After a busy and delightful afternoon of beading my friend Christie and I were in need of nourishment in Norwalk, CT. Thankfully The Stand Juice Company was just around the corner and completely quiet on a mild winter Saturday. During the week you can tell that based on location and offerings this place gets busy; downtown, next to a yoga studio, and adorably rustic.Read More
I'm not the best at philosophy and logic but I know a few things. I love Italian food. I love the Hudson River. Therefore, I love Italian food near the Hudson River, which , in its newest form, can be found at Red Zebra in Sleepy Hollow.Read More
It certainly has been a while since my last post. I wish I could say it was for a good reason but it was a whole slew of bad ones, one right after the next, most of which have been resolved. That aside, I was happy to visit the newly opened Dig Inn in Rye Brook. The popular New York City enterprise made its way to Westchester, satisfying the need for more healthy, environmentally friendly choices in the Hudson Valley.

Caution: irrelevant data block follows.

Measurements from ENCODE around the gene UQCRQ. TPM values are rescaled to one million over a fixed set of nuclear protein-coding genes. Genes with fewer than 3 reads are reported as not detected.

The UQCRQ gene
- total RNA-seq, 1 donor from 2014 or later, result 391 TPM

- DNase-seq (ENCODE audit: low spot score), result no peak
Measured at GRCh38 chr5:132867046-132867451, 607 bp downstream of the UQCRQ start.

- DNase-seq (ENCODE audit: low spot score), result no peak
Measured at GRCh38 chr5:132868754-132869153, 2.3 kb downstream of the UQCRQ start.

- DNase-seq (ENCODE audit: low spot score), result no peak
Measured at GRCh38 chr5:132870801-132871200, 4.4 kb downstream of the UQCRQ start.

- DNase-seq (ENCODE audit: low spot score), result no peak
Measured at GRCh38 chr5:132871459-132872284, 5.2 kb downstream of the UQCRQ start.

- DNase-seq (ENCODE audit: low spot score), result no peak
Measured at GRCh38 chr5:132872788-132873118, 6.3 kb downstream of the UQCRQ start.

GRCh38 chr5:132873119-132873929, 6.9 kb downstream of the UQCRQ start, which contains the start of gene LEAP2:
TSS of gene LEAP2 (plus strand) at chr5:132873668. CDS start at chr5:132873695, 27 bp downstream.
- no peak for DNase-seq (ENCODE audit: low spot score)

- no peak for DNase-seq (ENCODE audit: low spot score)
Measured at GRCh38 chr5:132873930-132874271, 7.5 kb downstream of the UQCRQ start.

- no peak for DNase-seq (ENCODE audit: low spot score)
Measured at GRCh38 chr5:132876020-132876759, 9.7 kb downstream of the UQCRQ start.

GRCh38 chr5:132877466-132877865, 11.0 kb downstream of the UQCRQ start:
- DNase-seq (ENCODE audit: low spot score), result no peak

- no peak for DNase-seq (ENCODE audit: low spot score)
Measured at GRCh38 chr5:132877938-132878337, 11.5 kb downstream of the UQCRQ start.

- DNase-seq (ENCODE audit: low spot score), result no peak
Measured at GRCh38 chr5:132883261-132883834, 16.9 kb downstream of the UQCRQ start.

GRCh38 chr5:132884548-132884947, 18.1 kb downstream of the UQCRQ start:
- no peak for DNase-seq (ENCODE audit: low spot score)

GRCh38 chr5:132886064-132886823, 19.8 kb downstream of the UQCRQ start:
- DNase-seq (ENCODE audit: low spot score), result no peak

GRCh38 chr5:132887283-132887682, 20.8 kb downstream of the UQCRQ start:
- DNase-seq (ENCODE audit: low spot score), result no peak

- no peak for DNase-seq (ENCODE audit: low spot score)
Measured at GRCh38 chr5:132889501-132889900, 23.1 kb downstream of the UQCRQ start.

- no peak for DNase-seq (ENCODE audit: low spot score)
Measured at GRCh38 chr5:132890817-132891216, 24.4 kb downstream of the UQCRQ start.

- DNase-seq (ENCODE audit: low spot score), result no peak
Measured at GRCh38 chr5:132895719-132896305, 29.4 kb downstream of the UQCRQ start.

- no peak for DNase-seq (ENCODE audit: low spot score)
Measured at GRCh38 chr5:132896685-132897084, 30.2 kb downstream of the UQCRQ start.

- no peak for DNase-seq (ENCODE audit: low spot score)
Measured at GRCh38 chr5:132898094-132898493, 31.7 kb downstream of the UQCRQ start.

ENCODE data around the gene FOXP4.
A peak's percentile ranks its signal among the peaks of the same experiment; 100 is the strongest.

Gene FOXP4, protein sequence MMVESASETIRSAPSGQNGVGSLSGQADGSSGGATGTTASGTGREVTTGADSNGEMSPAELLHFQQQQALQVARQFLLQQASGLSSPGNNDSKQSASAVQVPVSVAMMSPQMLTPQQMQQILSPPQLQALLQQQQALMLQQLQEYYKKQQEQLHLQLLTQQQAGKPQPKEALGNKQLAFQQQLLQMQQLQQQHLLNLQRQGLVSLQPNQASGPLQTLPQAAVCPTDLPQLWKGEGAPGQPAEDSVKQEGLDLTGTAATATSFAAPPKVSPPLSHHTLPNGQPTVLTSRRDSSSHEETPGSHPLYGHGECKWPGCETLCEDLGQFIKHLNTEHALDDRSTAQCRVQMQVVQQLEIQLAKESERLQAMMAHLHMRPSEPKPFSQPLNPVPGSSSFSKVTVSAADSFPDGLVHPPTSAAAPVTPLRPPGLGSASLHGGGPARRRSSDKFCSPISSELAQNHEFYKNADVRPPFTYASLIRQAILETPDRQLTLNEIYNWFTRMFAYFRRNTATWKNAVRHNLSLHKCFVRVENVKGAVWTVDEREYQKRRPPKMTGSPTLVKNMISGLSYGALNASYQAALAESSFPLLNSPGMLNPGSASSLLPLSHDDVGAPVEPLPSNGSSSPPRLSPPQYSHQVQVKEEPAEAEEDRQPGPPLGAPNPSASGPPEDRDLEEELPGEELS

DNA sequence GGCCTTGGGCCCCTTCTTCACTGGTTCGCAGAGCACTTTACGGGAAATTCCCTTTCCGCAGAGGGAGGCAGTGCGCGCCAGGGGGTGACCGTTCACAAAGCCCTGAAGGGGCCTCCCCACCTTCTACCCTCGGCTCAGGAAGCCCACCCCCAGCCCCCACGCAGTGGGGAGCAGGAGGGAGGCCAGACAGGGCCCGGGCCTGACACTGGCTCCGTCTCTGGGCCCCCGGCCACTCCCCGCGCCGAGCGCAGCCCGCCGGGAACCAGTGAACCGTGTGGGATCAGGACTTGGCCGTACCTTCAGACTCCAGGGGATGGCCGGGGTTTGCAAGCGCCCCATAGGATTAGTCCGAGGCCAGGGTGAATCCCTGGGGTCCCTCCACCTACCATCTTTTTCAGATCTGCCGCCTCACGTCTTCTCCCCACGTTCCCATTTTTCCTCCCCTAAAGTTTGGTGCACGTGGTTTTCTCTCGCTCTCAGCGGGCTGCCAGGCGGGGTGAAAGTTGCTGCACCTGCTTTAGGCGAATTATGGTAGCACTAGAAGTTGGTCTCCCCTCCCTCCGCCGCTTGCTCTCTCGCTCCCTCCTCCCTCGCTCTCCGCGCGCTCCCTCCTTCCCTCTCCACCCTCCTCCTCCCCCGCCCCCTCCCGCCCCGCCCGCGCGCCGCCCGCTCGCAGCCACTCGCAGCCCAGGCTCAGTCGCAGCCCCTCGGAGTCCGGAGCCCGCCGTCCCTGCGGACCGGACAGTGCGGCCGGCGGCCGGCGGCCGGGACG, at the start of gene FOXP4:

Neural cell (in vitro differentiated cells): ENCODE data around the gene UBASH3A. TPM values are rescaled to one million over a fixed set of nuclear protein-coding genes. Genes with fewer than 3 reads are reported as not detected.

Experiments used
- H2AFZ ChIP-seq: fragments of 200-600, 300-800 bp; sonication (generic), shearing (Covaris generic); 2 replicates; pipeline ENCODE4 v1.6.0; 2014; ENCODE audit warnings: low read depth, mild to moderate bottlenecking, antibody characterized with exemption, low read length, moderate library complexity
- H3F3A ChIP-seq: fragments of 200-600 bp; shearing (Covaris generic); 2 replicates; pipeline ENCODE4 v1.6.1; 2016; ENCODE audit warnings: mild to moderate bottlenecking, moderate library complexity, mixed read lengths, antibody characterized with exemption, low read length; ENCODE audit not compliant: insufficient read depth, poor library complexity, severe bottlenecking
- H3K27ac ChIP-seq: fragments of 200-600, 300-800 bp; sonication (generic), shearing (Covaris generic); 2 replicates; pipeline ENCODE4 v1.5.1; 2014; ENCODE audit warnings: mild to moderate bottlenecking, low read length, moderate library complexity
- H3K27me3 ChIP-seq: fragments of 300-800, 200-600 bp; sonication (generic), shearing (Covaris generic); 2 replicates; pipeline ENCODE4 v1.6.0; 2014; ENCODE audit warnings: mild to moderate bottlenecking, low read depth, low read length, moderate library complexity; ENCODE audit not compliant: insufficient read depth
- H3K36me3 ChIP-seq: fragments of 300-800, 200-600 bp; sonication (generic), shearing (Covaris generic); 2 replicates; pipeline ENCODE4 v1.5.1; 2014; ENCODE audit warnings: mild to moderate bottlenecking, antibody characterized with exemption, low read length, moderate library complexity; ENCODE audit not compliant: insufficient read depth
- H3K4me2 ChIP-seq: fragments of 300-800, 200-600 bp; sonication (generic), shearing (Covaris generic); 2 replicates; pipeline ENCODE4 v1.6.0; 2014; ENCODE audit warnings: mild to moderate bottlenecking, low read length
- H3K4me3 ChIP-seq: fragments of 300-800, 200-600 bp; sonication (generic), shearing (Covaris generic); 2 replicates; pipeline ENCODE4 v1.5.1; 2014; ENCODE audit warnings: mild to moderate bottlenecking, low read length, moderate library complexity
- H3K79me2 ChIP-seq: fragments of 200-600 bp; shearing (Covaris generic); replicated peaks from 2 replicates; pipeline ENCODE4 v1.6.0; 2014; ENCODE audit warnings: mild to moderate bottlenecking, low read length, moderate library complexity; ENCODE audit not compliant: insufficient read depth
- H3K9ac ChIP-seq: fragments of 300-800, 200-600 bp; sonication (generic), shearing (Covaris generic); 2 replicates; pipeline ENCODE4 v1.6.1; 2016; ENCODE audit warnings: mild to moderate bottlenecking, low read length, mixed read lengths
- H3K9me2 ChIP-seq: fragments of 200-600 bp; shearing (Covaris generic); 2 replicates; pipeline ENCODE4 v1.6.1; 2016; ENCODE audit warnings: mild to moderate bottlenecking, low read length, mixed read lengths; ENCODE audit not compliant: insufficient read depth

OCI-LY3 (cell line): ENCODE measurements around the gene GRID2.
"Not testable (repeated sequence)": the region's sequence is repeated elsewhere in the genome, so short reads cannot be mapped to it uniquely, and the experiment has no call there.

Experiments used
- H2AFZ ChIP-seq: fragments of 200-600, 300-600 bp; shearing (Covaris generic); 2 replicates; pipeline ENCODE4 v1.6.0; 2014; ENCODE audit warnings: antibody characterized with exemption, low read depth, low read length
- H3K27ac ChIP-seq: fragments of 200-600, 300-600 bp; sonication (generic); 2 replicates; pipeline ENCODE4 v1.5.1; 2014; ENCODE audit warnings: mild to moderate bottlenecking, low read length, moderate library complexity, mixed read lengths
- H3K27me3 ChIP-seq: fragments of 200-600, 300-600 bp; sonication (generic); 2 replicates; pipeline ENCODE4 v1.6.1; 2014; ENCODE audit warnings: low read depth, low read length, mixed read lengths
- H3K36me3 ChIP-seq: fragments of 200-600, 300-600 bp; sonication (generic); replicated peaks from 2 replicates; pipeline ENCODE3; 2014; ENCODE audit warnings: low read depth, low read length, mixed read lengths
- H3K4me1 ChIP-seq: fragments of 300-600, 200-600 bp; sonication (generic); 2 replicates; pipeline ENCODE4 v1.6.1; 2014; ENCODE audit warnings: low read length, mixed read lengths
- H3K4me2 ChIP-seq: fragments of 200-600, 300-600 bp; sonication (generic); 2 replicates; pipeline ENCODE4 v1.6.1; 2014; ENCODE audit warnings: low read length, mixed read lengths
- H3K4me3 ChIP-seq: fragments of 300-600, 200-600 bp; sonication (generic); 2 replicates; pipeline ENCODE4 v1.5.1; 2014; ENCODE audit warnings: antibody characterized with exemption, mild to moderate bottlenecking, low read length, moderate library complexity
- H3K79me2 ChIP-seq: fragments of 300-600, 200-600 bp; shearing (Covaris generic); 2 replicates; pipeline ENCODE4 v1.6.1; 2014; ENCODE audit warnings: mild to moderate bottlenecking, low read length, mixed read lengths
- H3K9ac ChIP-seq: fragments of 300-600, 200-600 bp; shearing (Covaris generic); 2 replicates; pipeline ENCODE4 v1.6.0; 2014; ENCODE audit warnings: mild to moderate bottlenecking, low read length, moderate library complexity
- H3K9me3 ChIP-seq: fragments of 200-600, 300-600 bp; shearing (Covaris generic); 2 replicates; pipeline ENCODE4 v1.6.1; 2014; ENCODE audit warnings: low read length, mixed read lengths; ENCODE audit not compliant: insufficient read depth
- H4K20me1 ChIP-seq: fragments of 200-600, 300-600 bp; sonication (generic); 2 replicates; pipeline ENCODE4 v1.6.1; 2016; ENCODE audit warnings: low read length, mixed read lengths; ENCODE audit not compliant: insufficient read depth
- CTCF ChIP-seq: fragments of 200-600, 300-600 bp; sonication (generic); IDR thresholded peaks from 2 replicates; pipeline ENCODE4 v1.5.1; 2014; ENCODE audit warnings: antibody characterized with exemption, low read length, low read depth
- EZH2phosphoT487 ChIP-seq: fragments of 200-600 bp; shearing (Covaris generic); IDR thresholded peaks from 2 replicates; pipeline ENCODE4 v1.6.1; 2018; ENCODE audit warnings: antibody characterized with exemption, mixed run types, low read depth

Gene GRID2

Upon entering you can't help but admire the minimalist design. Cool neutrals, which are echoed in their beautiful bowls, tiny potted succulents on the tables and a rear seating area with a gorgeous skylight that I'm sure is nothing short of inspiring in the morning. The staff was ready to please and there was no shortage of customers.
Set up in a "Chipotle" fashion, the customer creates their own bowl containing one of four bases: a farro mix (rave reviews from my fellow diner), a miso noodle (good, but spicer than expected), brown rice (flavorful and hearty), or simple mixed greens. There are a number of sides that follow including tender maple and sriracha roasted Brussel sprouts, an intriguing cauliflower with capers and raisins, and a fresh lemony broccoli. The available proteins are thoughtful variations of chicken, tofu, steak, and chicken, which makes the "fast food" approach seem a bit more elegant We were all very pleased with the quality of the food and so stuffed that I skipped dessert! We all know I do not skip dessert!